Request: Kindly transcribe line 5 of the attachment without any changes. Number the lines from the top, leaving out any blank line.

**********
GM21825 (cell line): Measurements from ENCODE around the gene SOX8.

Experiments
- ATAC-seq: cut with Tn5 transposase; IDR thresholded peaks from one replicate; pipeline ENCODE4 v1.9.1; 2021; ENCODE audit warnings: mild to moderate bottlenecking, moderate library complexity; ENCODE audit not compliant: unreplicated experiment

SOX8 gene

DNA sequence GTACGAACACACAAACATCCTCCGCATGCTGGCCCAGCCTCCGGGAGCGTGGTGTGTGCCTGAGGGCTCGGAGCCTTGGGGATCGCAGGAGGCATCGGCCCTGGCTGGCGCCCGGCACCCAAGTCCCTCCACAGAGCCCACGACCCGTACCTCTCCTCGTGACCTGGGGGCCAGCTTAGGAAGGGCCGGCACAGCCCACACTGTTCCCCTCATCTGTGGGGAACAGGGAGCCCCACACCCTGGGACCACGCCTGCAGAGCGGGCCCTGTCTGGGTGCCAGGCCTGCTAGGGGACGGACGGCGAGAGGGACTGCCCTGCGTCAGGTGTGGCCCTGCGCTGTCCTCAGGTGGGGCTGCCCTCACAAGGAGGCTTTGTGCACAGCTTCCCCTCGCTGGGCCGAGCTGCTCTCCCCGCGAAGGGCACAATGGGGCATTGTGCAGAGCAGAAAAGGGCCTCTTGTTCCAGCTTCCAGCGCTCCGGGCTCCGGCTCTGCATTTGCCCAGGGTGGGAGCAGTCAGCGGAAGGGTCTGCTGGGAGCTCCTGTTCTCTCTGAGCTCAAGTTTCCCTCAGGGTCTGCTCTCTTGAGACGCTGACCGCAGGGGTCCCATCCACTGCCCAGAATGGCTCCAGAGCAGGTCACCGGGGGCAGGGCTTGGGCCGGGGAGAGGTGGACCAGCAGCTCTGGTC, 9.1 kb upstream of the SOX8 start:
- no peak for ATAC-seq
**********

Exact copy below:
DNA sequence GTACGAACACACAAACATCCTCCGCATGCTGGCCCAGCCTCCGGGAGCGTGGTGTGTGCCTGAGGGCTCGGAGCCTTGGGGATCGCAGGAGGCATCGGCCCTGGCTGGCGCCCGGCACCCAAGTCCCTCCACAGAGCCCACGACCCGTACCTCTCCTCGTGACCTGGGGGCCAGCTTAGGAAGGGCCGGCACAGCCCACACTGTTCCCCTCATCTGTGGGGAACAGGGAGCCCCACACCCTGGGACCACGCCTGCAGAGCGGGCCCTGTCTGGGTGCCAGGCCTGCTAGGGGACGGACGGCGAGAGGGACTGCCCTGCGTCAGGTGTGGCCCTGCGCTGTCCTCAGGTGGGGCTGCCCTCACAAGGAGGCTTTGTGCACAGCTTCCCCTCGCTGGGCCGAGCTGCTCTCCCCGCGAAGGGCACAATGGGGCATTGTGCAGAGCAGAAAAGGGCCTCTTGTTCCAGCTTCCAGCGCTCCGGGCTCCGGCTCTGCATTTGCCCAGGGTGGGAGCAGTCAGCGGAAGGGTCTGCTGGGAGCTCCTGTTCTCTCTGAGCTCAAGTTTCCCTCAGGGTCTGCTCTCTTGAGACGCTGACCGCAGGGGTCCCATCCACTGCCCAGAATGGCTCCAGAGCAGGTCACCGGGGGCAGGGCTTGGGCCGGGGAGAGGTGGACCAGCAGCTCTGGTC, 9.1 kb upstream of the SOX8 start: